July 17, 2013

Maine astronaut's spacewalk cut short after partner's helmet scare

Chris Cassidy and another astronaut were performing some cable work and other maintenance chores when a helmet leak occurred.

The Associated Press

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This combination of 2013 file photos shows European Space Agency astronaut Luca Parmitano of Italy, left, and U.S. astronaut Christopher Cassidy in the Baikonur cosmodrome in Kazakhstan. In one of the most harrowing spacewalks in decades, Parmitano had to rush back into the International Space Station on Tuesday, July 16, 2013 after a mysterious water leak inside his helmet robbed him of the ability to speak or hear and could have caused him to choke or even drown. His spacewalking partner, Cassidy, had to help him inside after NASA quickly aborted the spacewalk. (AP Photo/Mikhail Metzel, Dmitry Lovetsky)

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In this screen image from NASA video, astronauts aboard the International Space Station examine the spacesuit that was worn by Italian astronaut Luca Parmitano during a spacewalk that was aborted on Tuesday.

Parmitano blinked hard several times but otherwise looked fine as he gestured with his hands to show his crewmates where the water had crept around his head.

Cassidy told Mission Control: "To him, the water clearly did not taste like our normal drinking water." A smiling Parmitano then chimed in: "Just so you know, I'm alive and I can answer those questions, too."

He later tweeted: "Thanks for all the positive thoughts!"

Mission Control praised the crew for its fast effort and hooked them up with flight surgeons on the ground. Engineers, meanwhile, scrambled to determine the source of the leak.

Spare spacesuits and equipment are on board for future NASA spacewalks.

The four remaining spacewalks planned for this year involve Russian astronauts wearing Russian suits, different than the U.S. models. They're preparing for the arrival later this year of a new Russian lab. The year's previous four spacewalks encountered no major snags. This was the 171st spacewalk in the 15-year history of the orbiting outpost.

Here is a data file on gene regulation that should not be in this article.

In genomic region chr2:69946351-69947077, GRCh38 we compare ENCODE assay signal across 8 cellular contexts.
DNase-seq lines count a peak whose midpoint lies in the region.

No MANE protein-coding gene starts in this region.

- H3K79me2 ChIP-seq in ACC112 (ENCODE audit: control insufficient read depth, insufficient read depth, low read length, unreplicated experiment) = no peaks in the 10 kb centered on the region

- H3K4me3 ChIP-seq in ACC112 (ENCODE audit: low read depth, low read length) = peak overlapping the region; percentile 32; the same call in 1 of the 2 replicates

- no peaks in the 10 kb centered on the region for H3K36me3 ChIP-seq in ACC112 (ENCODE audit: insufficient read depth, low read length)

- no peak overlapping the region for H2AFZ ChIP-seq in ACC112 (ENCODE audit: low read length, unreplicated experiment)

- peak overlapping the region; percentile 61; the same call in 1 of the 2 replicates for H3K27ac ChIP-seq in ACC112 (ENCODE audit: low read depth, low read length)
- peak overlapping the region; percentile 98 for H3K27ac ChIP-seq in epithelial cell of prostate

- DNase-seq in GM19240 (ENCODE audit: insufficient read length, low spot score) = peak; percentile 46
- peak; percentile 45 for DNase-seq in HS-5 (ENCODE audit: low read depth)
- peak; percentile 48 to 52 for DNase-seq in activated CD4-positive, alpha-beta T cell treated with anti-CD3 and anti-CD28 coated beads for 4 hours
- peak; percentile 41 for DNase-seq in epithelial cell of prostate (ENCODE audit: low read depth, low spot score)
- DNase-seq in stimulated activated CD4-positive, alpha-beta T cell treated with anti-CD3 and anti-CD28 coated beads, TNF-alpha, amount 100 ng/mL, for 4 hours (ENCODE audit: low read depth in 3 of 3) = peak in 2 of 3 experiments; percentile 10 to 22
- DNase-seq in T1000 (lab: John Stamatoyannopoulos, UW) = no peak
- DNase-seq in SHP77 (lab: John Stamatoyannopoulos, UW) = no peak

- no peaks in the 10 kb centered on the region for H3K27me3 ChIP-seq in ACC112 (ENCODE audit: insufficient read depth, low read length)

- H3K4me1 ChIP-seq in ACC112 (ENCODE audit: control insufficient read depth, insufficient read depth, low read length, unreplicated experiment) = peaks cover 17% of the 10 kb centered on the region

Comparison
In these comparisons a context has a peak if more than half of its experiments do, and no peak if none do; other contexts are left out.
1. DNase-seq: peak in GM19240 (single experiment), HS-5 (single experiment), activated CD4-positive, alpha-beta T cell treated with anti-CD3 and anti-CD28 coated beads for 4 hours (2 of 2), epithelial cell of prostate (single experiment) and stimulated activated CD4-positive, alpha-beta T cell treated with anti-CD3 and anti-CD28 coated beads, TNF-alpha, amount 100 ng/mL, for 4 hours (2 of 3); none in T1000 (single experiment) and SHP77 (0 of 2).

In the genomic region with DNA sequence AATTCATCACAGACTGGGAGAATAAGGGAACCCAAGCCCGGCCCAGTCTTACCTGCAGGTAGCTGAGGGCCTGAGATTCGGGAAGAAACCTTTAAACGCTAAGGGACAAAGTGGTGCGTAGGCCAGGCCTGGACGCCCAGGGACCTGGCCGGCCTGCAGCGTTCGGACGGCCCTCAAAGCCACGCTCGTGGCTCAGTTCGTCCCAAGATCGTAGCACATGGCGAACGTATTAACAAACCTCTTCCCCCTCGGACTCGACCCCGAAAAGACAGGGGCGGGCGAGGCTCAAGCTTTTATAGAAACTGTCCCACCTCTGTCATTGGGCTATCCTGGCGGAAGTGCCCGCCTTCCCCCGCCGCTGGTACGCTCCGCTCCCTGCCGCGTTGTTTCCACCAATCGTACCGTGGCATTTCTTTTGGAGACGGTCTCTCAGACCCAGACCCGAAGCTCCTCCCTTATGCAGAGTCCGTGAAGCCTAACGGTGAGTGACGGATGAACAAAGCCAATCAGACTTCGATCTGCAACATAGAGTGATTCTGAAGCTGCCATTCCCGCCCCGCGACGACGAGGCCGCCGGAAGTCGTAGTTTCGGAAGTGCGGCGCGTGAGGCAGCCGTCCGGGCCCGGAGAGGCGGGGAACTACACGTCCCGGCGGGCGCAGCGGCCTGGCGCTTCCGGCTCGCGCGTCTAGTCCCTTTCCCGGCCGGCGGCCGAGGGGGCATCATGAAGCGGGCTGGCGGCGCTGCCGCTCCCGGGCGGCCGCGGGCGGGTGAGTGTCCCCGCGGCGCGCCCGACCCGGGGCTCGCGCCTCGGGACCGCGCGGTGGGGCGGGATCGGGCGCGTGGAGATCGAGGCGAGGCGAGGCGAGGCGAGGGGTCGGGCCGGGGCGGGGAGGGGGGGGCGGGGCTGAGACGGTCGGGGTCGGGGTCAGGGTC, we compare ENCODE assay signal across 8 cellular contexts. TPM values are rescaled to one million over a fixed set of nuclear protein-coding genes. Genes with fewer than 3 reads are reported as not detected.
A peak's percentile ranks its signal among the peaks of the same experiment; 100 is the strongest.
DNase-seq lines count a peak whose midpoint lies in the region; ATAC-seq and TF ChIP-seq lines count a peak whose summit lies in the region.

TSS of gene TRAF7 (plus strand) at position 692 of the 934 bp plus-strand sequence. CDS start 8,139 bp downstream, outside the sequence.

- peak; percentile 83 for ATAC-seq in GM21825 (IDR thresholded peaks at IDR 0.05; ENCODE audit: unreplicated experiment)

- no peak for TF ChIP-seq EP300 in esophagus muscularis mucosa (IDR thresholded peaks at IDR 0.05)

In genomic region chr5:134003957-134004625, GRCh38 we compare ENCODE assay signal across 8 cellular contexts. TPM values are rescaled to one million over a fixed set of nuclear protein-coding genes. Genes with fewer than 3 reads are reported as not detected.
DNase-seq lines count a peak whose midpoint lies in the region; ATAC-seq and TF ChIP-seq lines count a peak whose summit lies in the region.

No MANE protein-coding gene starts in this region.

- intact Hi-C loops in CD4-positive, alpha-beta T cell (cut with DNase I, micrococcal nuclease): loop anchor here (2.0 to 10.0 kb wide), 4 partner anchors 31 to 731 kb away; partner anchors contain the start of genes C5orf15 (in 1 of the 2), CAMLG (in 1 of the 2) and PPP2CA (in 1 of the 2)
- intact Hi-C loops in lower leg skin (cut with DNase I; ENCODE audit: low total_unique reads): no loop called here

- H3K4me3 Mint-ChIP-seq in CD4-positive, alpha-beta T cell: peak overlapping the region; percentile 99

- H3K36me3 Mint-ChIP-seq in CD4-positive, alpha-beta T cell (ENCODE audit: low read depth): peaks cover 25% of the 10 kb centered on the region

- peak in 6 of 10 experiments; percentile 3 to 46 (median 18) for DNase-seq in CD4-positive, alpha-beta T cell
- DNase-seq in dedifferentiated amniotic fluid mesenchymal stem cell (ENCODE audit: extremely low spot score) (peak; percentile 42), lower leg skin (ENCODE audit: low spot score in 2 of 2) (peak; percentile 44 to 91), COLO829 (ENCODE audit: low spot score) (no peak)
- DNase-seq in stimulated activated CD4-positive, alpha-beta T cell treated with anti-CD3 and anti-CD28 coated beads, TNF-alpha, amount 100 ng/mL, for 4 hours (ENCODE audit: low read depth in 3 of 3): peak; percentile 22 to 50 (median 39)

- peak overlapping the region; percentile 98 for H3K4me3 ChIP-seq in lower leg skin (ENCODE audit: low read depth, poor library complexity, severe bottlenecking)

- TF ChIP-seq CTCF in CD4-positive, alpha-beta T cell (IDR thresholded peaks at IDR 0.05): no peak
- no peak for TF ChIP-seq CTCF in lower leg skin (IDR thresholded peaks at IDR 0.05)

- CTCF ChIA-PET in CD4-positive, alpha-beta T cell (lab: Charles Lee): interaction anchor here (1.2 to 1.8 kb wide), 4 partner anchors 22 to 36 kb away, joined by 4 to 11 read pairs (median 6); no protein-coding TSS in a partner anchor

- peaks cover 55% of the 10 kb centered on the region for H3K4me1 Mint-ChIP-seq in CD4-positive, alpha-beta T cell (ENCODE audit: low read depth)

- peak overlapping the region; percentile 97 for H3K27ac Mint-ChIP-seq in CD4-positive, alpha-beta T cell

There was no immediate word on when Tuesday's undone tasks might be attempted again. None of the chores was urgent, simply things that had piled up over the past couple years.

It was the fastest end to a spacewalk since 2004 when Russian and American spacewalkers were ordered back in by Mission Control outside Moscow because of spacesuit trouble. That spacewalk lasted a mere 14 minutes. Tuesday's spacewalk lasted one hour and 32 minutes.

During NASA's old shuttle program, spacewalks occasionally were stymied by stuck hatches and ripped gloves. By coincidence, Cassidy had to end a 2009 station-building spacewalk early because of a potentially dangerous buildup of carbon dioxide in his suit.

In 1966, two Gemini flights ended up with aborted spacewalks. Gemini 11 spacewalker Richard Gordon, was blinded by sweat. Gemini 9 spacewalker Gene Cernan breathed so heavily and sweated so much that fog collected inside his helmet visor and froze.

On the Russian side, the world's first spacewalker, Soviet cosmonaut Alexei Leonov, could barely get back into his spacecraft in 1965. He had to vent precious oxygen from his suit in order to fit through the hatch. Decades passed before his peril came to light.

This was the second spacewalk for Parmitano, a major with the Italian Air Force. He became the first Italian to conduct a spacewalk last Tuesday, six weeks after moving into the space station.

Cassidy, 43, a former Navy SEAL, is a six-time spacewalker. He's midway through a half-year station stint.

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